In college, I did a paper called “Utopias and Dystopias in Film.” As far as I could tell, until today, there’s only been 1 real Utopia in all fiction, the Federation of Planets from Star Trek, and even then it is only limited to economics.
There’s been a couple that have been close: San Angeles from Demolition Man and the Empire in Star Wars.
I also checked this list: http://en.wikipedia.org/wiki/List_of_Utopian_novels
In general, most so-called Utopian fiction tends to just be satire of whatever current government exists when it was written: the real government does X, the utopian government doesn’t do it or does the opposite.
So I thought, what the hell, I want to make one just for the sake of having an example of a true Utopia.
So, I ask you: what would be necessary for a true Utopia?
What I have so far:
- Immortality, which eliminates the need for reproductive tyranny, medicine, hubris, etc.
- Replicator-type machines that have eliminated want, desire, hunger, money, etc.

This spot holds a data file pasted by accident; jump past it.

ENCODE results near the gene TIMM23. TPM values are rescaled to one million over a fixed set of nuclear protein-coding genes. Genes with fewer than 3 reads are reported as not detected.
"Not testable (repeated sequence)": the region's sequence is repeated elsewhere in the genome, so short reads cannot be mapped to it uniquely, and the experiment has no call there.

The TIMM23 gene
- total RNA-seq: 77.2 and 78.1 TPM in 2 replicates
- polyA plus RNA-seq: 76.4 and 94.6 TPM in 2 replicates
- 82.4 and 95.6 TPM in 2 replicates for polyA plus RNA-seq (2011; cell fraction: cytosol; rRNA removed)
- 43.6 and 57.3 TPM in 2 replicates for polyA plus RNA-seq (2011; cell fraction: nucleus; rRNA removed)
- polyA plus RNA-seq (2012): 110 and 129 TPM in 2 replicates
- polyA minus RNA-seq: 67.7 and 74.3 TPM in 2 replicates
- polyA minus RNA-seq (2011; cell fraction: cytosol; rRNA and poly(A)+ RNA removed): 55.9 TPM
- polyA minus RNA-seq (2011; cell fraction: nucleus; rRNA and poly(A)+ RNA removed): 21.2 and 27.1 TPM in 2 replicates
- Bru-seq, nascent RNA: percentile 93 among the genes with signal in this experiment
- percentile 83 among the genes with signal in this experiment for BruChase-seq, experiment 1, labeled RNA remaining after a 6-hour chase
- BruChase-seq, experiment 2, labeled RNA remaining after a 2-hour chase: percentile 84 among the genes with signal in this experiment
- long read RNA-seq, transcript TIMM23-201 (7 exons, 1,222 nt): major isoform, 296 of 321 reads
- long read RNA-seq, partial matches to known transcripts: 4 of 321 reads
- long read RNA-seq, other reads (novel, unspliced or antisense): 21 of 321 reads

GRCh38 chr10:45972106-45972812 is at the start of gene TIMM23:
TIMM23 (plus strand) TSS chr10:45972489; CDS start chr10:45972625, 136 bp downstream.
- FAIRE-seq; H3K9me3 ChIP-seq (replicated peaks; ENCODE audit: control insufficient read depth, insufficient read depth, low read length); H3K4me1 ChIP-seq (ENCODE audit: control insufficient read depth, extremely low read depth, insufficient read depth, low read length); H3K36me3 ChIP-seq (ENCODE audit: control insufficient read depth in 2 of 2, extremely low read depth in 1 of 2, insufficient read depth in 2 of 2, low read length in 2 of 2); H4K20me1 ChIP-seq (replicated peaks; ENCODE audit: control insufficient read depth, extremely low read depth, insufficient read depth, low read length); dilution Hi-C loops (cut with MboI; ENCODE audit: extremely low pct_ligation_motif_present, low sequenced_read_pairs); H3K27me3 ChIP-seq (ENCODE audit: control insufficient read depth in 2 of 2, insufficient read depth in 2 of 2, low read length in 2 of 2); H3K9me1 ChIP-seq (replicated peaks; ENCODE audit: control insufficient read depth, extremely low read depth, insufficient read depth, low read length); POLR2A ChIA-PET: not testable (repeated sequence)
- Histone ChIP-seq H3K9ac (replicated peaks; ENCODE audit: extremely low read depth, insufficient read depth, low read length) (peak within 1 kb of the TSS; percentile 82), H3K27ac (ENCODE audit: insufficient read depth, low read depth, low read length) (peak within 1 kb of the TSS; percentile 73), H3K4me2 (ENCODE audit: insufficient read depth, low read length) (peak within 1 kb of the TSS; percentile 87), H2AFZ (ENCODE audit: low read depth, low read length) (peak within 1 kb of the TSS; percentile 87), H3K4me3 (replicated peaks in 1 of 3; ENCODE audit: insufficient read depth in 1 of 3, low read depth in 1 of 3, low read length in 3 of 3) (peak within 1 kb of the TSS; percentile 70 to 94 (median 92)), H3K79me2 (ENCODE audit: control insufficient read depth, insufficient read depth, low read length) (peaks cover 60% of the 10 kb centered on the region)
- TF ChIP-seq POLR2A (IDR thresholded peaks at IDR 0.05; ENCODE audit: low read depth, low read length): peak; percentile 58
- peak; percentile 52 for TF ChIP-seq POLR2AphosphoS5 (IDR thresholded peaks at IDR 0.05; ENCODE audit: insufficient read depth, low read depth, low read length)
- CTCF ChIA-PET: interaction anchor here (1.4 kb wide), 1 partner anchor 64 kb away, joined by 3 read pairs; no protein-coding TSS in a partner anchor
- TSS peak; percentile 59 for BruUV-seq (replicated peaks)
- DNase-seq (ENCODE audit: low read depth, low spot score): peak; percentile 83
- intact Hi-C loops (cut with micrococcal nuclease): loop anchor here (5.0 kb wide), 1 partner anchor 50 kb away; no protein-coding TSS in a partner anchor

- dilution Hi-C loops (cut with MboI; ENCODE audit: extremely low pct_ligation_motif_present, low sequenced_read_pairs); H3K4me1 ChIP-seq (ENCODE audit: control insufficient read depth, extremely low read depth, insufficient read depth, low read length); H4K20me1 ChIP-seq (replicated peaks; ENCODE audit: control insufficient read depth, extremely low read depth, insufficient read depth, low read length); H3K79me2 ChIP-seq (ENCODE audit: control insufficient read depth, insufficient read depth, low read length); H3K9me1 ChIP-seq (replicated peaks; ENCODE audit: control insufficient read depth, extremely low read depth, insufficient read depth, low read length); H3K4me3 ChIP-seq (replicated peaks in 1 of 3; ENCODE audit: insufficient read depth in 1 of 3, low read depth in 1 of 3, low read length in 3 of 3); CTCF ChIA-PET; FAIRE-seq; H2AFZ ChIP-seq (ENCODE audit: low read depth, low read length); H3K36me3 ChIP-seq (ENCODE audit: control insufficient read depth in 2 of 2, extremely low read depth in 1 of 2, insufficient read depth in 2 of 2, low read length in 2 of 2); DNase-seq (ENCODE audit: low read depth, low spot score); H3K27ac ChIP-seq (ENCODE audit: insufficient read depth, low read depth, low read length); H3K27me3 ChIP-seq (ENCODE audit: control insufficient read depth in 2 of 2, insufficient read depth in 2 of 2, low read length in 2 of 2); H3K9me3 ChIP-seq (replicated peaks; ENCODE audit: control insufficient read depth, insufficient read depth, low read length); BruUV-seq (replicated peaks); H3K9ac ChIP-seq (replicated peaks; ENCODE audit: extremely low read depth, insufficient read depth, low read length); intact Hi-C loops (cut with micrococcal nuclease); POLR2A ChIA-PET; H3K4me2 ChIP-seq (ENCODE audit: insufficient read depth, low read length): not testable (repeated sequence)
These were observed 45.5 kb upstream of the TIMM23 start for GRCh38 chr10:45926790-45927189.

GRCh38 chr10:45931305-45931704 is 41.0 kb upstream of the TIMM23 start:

- Supercomputers that can calculate huge, multiple variables so that the outcome of anything can be determined with science instead of war.
- Time travel: any past event can be changed, thus eliminating regret. New timelines are created that branch from the old, and people can travel between alternate timelines as well.
My main hypothesis is that the main cause of human suffering is human nature itself. Every religion, philosophy, culture, etc. in the world since the history of time has some version of the 7 Deadly Sins, a.k.a. the 4 Hinderances, the 5 Poisons, etc. Since the beginning of humanity, we’ve been dealing with the same problem: ourselves. Even those cultures who did manage to be successful for a time (Macedonians, Romans, British, etc.) eventually fell victim to hubris.
In modern examples of Utopias, it seems that the goal is to work within humanity’s limits…they’ve all failed for pretty much the same reason non-utopias fail: human nature.